A few years ago, I met with a woman working in the healing professions to get some life guidance. We spent an hour together talking about my work in higher education, and how I constantly struggled with feeling like an outsider there.
She listened thoughtfully, and then she told me something I’ve never forgotten.
“Whenever you encounter dehumanizing energy, you’ll feel like you don’t belong.”
I had long translated my sense of not fitting in as evidence that I should leave higher ed or that I was somehow defective. Too sensitive. Too empathetic. Too goofy. Not academic enough. Not serious enough.
What this healer shared with me that day helped me to reframe those feelings. Instead of feeling defective, I was able to realize that my feelings were a bit like a carbon monoxide detector alerting me to something of concern in my environment.
I have mostly stayed off social media over the holiday break, in need of a major reset in that area of my life. I didn’t post, but I did lurk just a bit when the boredom and monotony of a “vacation” in pandemic times was too much to bear. Like many of you, I feel like I’m living in the really not funny version of Groundhog Day, and that holds true of our work in higher education as well.
The anti-online learning rhetoric is once again reaching a fever pitch. Again. And again.
We’ve talked at length about the differences between emergency remote teaching and carefully designed and taught online teaching. That said, even when we’re talking about the latter, I have implored people to remember that no matter the modality, we’re teaching and learning in a global pandemic. To blame remote learning and online learning for the trauma responses born of the pandemic is ludicrous. And yet.
The governor of New York, Kathy Hochul, recently referenced the “failed experiment” of remote learning. In Massachusetts, the Department of Education and Secondary Learning has banned remote learning.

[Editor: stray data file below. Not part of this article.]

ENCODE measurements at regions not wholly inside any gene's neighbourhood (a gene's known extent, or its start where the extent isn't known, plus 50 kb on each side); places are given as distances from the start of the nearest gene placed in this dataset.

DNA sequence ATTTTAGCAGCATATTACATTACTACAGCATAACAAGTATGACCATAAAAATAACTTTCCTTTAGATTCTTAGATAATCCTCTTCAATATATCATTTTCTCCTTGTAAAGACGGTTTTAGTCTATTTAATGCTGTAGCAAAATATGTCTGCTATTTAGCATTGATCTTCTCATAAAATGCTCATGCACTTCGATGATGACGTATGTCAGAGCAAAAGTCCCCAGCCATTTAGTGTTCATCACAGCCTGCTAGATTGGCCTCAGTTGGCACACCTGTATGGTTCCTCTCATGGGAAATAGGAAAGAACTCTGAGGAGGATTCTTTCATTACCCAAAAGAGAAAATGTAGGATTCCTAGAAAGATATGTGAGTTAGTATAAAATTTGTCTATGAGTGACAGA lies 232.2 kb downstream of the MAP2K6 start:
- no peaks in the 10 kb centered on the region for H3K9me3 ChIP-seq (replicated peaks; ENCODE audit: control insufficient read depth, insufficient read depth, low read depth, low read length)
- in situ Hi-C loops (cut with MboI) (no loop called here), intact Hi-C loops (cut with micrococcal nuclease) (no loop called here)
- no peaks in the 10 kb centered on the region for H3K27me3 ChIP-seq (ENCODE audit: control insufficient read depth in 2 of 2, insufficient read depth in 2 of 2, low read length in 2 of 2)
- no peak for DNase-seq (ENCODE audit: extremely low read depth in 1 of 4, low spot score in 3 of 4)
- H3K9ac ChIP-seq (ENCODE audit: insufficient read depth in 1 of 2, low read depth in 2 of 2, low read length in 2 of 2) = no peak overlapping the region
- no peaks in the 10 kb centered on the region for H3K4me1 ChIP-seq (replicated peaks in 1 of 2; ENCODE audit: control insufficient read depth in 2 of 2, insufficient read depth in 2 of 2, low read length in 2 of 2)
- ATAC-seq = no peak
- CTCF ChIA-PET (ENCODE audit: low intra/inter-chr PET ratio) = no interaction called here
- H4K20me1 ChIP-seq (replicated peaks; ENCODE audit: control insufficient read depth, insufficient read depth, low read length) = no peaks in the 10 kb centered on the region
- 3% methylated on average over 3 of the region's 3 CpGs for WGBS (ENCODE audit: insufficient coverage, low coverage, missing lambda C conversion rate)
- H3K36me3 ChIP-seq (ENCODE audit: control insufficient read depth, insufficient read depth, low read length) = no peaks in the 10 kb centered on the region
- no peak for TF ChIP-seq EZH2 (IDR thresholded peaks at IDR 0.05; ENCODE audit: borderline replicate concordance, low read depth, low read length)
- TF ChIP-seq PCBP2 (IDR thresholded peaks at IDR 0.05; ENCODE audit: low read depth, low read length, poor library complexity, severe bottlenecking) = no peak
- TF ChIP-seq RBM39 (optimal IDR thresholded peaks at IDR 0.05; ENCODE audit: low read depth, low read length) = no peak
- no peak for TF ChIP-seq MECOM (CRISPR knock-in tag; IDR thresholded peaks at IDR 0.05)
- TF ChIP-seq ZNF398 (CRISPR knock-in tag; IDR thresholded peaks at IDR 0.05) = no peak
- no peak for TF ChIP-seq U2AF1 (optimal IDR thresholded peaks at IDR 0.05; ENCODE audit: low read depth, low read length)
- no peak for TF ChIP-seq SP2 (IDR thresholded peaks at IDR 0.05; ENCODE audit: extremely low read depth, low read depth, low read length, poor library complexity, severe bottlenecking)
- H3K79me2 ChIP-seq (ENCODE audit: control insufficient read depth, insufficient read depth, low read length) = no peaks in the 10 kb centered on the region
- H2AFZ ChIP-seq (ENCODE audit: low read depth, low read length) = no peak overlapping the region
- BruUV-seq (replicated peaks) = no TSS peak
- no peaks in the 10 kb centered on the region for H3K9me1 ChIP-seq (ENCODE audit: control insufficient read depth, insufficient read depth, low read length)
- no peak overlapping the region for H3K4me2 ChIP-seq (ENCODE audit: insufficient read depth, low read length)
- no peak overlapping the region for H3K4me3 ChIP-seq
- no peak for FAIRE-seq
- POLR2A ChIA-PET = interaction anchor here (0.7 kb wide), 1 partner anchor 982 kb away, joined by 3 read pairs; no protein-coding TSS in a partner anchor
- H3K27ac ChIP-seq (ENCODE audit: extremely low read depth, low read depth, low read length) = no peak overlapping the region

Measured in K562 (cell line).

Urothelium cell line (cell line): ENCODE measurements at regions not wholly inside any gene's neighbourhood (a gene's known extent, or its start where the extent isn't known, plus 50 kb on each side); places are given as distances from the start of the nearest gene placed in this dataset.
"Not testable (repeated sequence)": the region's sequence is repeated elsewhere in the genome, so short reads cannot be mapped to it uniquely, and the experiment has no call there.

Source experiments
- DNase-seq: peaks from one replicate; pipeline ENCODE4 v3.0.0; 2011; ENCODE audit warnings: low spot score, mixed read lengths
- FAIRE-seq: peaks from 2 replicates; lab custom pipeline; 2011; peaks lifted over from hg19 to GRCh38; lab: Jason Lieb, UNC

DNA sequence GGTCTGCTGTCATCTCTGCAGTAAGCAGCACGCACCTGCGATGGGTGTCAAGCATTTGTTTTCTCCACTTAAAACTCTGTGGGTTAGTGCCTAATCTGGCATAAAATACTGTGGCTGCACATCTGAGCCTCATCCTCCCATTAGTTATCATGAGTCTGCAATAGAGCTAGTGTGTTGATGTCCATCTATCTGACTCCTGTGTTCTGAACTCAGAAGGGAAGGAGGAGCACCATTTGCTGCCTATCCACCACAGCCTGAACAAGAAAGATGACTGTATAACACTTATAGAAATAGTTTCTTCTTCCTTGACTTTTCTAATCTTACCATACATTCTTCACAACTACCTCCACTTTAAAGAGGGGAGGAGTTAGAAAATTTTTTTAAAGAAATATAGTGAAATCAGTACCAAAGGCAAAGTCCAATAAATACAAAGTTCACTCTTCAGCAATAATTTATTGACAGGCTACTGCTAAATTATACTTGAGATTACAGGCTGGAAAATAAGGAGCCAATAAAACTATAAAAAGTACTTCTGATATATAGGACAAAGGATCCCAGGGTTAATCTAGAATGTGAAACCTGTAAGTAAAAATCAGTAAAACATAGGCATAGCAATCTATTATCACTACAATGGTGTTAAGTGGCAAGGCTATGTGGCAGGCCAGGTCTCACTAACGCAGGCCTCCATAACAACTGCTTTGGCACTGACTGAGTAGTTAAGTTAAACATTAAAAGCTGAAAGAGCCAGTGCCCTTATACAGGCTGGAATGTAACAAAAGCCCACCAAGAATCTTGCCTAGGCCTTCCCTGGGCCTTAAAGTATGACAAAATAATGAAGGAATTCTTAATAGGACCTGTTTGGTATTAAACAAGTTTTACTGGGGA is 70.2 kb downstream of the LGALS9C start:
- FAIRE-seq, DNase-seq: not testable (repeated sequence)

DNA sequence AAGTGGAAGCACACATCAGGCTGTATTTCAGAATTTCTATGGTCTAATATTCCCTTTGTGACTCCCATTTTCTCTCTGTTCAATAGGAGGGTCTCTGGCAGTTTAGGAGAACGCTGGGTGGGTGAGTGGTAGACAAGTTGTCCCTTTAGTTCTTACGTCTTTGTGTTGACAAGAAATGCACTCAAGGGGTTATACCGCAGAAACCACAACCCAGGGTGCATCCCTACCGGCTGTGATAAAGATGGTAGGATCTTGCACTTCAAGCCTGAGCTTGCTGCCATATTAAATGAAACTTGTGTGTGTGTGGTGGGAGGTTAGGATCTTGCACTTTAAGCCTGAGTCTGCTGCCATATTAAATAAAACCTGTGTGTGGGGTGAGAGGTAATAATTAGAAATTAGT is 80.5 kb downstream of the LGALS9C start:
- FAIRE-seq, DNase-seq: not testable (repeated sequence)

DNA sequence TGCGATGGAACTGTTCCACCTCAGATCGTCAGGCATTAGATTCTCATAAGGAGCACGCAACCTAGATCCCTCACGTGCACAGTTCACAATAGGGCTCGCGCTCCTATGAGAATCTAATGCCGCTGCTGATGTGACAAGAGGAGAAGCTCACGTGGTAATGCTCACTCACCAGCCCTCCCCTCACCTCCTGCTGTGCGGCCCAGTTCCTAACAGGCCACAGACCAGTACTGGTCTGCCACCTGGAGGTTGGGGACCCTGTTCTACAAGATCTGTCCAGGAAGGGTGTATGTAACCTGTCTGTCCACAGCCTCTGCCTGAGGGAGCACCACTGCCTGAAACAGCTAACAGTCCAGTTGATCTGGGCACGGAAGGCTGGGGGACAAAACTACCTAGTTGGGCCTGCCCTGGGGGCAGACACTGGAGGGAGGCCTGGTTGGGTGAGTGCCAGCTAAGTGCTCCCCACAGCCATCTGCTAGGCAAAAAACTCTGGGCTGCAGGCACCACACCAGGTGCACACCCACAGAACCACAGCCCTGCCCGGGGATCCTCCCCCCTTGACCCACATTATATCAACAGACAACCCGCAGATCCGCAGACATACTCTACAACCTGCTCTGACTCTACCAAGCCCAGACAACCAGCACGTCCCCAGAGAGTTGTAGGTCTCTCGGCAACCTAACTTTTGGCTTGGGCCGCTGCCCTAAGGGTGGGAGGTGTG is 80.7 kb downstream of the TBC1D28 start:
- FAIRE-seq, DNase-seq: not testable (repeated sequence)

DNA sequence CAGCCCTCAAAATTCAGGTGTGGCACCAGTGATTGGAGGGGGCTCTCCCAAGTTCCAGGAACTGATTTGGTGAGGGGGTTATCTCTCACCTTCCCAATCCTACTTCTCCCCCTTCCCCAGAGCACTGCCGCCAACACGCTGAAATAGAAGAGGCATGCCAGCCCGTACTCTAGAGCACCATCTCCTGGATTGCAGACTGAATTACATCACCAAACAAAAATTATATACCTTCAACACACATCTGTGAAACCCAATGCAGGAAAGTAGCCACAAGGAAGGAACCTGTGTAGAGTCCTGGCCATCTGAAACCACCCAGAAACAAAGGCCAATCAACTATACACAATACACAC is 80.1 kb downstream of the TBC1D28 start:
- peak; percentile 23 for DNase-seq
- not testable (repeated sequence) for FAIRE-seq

Does this remind anyone else of the plot of Footloose?
For those of us who have been working in online learning for decades, it’s a lot to stomach. Our work laid the foundation for the massive pivot that kept schools and colleges running in the spring of 2020 (and now again in the Omicron wave). Our work is part of the reason that families were able to stay connected through Zoom holidays and baby showers and birthday parties. Our work has and will continue to democratize education.
One of the best things I’ve read about this whole mess over the past two years is Sabyn Javeri’s essay, “How Remote Learning Subverts Power and Privilege in Higher Education.” Our work threatens the status quo, and I’m sure I don’t need to tell you that people in positions of power are going to fight like hell to try to end that threat.
But climate change is not going anywhere in the foreseeable future, and these deadly shifts in our environment are going to demand more flexible learning modalities, not less. Banning remote and online learning is like trying to stop teenagers from dancing. The anti-online learning crowd is going to lose this battle. That said, they’re not going to surrender anytime soon. Which is why it’s imperative that we take care of ourselves in the meantime.
Don’t let their rhetoric and foolish decisions demoralize you. When you feel like you want to throw in the towel, when you wonder if you’re somehow defective for feeling so frustrated, when you feel like you are one of the lead characters in Don’t Look Up, imagine that you’re hearing a beeping sound in your head. That’s your dehumanizing energy detector going off. It’s alerting you to something in your environment. Take a deep breath, notice what set off that alarm, and carry on with the critically important work that is going to be increasingly necessary in the coming decades.